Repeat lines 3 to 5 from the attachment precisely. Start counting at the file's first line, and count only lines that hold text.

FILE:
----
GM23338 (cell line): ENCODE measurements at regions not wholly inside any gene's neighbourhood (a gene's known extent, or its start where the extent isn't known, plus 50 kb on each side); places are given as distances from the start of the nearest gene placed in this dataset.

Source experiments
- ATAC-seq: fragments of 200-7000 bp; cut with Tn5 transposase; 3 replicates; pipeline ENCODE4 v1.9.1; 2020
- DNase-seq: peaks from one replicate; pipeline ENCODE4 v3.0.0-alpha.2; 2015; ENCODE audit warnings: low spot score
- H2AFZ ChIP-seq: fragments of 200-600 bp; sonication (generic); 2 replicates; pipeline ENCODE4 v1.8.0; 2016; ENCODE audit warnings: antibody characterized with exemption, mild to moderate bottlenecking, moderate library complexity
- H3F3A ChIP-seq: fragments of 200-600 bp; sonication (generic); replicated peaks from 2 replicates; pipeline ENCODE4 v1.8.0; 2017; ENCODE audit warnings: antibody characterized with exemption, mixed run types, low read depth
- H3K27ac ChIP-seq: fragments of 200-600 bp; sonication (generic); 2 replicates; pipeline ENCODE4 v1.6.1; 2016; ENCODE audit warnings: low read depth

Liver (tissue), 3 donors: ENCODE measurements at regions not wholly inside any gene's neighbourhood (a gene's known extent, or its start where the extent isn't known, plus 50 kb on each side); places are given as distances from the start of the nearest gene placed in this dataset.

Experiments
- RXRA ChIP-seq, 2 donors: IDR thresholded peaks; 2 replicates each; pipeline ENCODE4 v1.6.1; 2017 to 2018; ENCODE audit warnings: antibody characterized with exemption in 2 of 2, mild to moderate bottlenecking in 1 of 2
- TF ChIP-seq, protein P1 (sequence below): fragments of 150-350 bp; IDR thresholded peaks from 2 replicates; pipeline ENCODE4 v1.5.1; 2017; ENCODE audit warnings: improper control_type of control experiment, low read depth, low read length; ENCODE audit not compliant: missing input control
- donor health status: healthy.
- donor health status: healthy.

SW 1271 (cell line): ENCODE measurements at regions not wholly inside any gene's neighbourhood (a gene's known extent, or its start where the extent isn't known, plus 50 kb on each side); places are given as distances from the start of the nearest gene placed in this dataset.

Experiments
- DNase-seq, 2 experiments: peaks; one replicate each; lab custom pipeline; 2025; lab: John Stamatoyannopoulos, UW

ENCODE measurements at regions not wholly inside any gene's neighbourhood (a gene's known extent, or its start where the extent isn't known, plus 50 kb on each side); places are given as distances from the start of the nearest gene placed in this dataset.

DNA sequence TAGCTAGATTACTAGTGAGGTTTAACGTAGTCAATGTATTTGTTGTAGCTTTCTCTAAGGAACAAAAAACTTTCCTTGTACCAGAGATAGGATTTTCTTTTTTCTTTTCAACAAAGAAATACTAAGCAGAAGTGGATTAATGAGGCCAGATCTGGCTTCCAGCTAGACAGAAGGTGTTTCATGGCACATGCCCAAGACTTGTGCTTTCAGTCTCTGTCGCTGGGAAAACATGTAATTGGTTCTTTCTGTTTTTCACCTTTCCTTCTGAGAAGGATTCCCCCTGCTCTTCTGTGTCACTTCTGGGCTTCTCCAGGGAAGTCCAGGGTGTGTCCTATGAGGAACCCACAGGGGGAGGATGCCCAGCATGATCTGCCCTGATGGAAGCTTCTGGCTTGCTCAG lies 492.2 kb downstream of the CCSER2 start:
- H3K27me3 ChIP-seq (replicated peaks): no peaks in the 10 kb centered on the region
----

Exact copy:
- ATAC-seq: fragments of 200-7000 bp; cut with Tn5 transposase; 3 replicates; pipeline ENCODE4 v1.9.1; 2020
- DNase-seq: peaks from one replicate; pipeline ENCODE4 v3.0.0-alpha.2; 2015; ENCODE audit warnings: low spot score
- H2AFZ ChIP-seq: fragments of 200-600 bp; sonication (generic); 2 replicates; pipeline ENCODE4 v1.8.0; 2016; ENCODE audit warnings: antibody characterized with exemption, mild to moderate bottlenecking, moderate library complexity